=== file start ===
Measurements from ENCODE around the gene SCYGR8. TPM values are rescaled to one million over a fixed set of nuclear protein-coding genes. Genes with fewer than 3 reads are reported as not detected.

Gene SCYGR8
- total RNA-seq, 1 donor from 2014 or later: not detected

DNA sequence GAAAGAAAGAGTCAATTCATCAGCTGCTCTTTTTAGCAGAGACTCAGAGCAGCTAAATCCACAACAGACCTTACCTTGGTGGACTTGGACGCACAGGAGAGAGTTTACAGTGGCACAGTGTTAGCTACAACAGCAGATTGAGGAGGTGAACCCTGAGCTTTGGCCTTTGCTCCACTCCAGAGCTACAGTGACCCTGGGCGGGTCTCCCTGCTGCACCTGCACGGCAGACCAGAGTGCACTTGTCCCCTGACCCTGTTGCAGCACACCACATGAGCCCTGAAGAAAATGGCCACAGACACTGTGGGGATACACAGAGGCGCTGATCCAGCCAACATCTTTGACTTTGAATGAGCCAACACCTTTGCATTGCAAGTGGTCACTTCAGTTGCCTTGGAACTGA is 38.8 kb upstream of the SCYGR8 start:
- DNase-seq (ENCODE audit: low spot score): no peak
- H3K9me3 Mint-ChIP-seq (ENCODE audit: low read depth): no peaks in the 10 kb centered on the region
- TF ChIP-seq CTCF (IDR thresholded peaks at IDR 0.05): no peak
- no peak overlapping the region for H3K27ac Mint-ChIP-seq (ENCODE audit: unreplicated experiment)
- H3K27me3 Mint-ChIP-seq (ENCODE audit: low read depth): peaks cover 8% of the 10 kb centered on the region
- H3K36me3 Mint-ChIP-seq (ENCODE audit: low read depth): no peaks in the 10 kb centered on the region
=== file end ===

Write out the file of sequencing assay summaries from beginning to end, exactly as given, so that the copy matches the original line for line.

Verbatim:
Measurements from ENCODE around the gene SCYGR8. TPM values are rescaled to one million over a fixed set of nuclear protein-coding genes. Genes with fewer than 3 reads are reported as not detected.

Gene SCYGR8
- total RNA-seq, 1 donor from 2014 or later: not detected

DNA sequence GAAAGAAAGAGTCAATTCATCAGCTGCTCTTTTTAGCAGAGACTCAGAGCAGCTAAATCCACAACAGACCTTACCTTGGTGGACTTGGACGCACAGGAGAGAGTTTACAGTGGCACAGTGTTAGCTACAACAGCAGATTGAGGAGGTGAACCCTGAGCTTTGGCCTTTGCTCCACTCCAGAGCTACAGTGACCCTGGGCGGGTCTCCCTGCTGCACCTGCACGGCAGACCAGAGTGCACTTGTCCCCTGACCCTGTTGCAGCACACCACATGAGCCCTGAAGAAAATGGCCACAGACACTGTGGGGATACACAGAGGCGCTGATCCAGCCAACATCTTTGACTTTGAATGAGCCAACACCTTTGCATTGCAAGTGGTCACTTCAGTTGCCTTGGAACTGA is 38.8 kb upstream of the SCYGR8 start:
- DNase-seq (ENCODE audit: low spot score): no peak
- H3K9me3 Mint-ChIP-seq (ENCODE audit: low read depth): no peaks in the 10 kb centered on the region
- TF ChIP-seq CTCF (IDR thresholded peaks at IDR 0.05): no peak
- no peak overlapping the region for H3K27ac Mint-ChIP-seq (ENCODE audit: unreplicated experiment)
- H3K27me3 Mint-ChIP-seq (ENCODE audit: low read depth): peaks cover 8% of the 10 kb centered on the region
- H3K36me3 Mint-ChIP-seq (ENCODE audit: low read depth): no peaks in the 10 kb centered on the region